Ancient Arts for the Modern Woman
When thinking about the connotations of the ancient art form of Muay Thai, or Thai Kick-Boxing as it has become more widely known in Koh Samui training camps, muscular and sweat riddled warriors come to mind, knees and elbows dangerously trained to crush and conquer. The masters of Muay Thai initially derived this art from the need for close contact and hand to hand combat in difficult terrain, from their early threats of invasion. In hand-to-hand combat, weapons become clumsy and therefore elbows, knees, feet and fists became more practical. Now considered Thailand’s national sport, it has risen in the eyes of martial artists to be one of the most difficult and toughest of the arts.
Originally women were banned from exercising this art form, although many Thai women know enough of the fighting techniques to stand off an attacker, or to kick your ass for not taking out the garbage. Today you can see children, men and women practicing harmoniously side by side at any dojo in Thailand.
For women, learning this art has many benefits beyond competition. It is a science, an artful skill, and most importantly a discipline. The beauty of the sport lies in precision and placement of blows or defensive manoeuvres, agility and mental focus, and where size of body has little to no significance. In fact, the women who are attracted to learning Muay Thai come from many different walks of life, some of whom you would never think knew how to make you cry in the blink of an eye.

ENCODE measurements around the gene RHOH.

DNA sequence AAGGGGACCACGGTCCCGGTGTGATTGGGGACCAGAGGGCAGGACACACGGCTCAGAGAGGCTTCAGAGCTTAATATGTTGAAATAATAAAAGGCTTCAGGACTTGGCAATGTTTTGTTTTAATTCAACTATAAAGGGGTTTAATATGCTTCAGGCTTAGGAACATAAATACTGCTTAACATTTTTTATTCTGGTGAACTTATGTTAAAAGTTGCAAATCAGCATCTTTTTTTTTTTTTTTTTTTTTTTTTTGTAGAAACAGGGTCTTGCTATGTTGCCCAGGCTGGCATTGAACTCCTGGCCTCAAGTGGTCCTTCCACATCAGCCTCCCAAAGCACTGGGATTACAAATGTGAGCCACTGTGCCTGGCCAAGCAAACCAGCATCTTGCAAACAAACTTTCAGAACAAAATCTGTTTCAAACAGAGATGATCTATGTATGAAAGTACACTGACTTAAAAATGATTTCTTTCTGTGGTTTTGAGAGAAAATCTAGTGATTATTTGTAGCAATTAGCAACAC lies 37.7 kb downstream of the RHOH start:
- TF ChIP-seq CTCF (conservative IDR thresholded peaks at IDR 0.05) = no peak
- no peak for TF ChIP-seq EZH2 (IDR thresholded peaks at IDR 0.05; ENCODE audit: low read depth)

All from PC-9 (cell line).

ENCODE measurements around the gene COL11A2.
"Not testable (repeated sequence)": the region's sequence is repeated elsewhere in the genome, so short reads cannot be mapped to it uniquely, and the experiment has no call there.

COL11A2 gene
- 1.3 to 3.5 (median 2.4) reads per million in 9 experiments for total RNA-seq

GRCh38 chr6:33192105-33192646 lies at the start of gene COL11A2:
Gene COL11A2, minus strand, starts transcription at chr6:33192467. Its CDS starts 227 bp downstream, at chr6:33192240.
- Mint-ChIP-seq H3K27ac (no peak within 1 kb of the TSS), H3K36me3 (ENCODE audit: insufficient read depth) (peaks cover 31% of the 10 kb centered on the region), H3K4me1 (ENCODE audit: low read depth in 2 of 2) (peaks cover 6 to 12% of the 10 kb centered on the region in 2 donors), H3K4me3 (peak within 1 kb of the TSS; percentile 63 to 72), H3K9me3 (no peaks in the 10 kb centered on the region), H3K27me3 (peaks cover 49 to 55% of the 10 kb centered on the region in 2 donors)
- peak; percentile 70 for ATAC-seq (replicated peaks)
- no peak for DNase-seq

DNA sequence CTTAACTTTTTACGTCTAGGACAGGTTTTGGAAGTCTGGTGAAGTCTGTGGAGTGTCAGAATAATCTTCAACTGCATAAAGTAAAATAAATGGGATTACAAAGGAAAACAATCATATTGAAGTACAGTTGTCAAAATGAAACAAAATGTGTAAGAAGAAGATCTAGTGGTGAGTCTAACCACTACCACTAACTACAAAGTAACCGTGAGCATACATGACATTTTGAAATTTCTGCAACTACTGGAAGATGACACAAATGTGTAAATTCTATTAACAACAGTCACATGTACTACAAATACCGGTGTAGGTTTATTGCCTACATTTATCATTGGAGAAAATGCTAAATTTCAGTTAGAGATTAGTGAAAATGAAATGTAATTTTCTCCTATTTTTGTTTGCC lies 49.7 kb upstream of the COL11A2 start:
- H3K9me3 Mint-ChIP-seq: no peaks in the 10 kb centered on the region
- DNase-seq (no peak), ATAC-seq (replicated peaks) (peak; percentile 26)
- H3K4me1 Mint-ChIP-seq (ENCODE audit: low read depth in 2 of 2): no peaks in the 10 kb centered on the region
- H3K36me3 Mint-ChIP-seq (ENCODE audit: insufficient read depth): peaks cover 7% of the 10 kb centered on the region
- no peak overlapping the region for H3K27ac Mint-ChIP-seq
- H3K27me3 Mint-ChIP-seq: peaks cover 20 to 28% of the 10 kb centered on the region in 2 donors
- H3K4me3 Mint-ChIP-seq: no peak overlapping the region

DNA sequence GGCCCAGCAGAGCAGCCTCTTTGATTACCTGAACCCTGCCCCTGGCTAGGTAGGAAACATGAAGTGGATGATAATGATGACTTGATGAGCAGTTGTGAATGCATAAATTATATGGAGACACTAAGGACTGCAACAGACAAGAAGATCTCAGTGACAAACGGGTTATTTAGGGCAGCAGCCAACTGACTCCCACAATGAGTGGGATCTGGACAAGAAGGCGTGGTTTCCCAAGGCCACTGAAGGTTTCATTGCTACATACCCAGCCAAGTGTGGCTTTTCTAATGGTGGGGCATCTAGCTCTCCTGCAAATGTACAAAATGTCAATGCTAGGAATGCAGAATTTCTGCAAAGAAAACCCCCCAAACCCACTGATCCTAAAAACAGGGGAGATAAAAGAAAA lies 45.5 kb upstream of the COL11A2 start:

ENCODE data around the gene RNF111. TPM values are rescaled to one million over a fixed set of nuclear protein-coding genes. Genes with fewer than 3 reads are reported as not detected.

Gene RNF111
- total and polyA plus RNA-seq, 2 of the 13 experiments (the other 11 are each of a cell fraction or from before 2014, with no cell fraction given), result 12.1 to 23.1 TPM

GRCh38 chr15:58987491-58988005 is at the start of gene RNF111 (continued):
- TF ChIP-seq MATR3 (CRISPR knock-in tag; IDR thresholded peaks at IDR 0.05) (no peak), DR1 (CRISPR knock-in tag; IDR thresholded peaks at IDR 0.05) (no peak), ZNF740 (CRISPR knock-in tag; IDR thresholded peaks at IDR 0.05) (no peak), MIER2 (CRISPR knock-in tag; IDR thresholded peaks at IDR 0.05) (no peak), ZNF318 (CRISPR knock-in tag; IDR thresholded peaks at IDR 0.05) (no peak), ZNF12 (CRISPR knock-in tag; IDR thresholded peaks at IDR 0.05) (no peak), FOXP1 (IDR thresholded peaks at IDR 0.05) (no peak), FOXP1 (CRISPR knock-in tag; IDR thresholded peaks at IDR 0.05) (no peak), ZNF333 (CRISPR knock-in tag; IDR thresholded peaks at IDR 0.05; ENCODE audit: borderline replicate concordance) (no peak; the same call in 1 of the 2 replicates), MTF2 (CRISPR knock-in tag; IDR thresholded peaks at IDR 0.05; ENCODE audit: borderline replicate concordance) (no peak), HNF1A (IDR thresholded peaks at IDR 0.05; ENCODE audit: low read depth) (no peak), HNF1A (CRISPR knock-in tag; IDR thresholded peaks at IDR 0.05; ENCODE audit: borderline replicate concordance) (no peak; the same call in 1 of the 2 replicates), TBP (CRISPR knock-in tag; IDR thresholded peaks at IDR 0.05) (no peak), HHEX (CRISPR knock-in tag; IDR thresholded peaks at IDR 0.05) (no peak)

Martial arts have the amazing outcome of a potentially small and defenceless person becoming the most lethal and fastest person in a group. In Muay Thai, the unsuspected woman in the class is no exception. An overgrown steroid brute of a man can easily be made to hobble back to his corner with a few quick and well-placed blows from a secretary, a mother, a nurse, or even a student who is only one-half of the man’s weight.
Muay Thai training camps have established themselves throughout Koh Samui, as well as Muay Thai schools and other learning facilities. Today you can see this fantastic art at arenas and at private Koh Samui boxing gyms around the island.
Using the human body as a weapon
Muay Thai is referred to as “The Science of Eight Limbs” from its strength in using two hands, two shins, two knees and two elbows. Some call it “NawaArwut” or the Art of Nine Limbs, to include the Head.
Muay Thai uses all the weapons of the human body; the fists, elbows, chin and the knees creating the eight points of contact practitioners use when striking their opponents. Due to its emphasis on body conditioning, consistent training builds up a person’s strength and endurance. Obviously Muay Thai is a full-contact sport, and potential students should be prepared to bring home some bruises and cuts, especially at the beginning. As with any physical activity the body adjusts with frequent training.
Throughout its history, Muay Thai has always been a sport for the people, as well as been regarded as a military fighting skill. In its golden ages, the people of Thailand have trained and practiced the sport whether they were the King or a commoner. In fact it was a part of the school national curriculum right up to the 1920’s, when it was withdrawn because it was felt that the injury rate was too high. Enthusiasts continued to study it in gyms and clubs just as they do today.